Mouse-song serenade

Researchers at Washington University in St Louis pitch-shifted the ultrasonic vocalizations that boy-mice make when a girl-mouse walks by. Their first observation was: "Wow. This sounds just like birdsong." Being scientists with access to cool technology, they used a computer to analyze the pitch changes and pattern of vocalizations over time. It turns out each boy-mouse sings his own song to woo the girls, even though all the boy-mice in the study were (clones) identical twins. You can listen to mouse-song here and here.

Nature's article will soon be unreachable to non-subscribers (grrrrr!). The original journal article (Holy TE, Guo Z (2005) Ultrasonic Songs of Male Mice. PLoS Biol 3(12): e386) is published under a Creative Commons Attribution License.

I am most intrigued by this idea (from the Holy/Guo paper):

. . .wild mice might exhibit considerably greater diversity and/or more complex structure in their songs.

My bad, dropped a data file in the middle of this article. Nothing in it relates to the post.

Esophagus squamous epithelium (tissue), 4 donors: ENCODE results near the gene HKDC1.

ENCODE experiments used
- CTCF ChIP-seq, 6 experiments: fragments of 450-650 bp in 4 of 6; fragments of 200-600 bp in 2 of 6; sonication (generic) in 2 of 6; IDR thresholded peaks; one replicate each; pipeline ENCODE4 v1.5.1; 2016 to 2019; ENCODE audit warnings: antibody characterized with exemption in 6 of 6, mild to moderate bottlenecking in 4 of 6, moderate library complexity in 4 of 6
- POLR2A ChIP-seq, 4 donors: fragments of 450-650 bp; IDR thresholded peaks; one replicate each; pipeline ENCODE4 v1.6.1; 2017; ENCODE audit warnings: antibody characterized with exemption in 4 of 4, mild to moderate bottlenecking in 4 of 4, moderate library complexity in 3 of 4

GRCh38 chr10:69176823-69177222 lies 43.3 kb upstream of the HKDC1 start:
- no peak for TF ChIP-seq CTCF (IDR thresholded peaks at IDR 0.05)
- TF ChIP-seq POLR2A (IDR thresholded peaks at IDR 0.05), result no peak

Now. May I draw a line under my complete lack of sophistication? Here it is: my number one news source is the Crickler news puzzle. I first ran across the mouse-song study there.

Wild mice having more diverse song repetoire makes sense, if you think about exposure to other individuals vs. being in a little cage amongst your lab brethern. Inbreeding, etc. might reduce variability, not just in genes but also in behavior since it's a small community. Some species of bird choose their mates based on their song repetoires (esp. those in the mockingbird family) I wonder if it's the same with mice. Anyhoo, I think it's kind of charming that mice sing to woo.
okay, now that I've skimmed the paper the scientists make the same conjecture...
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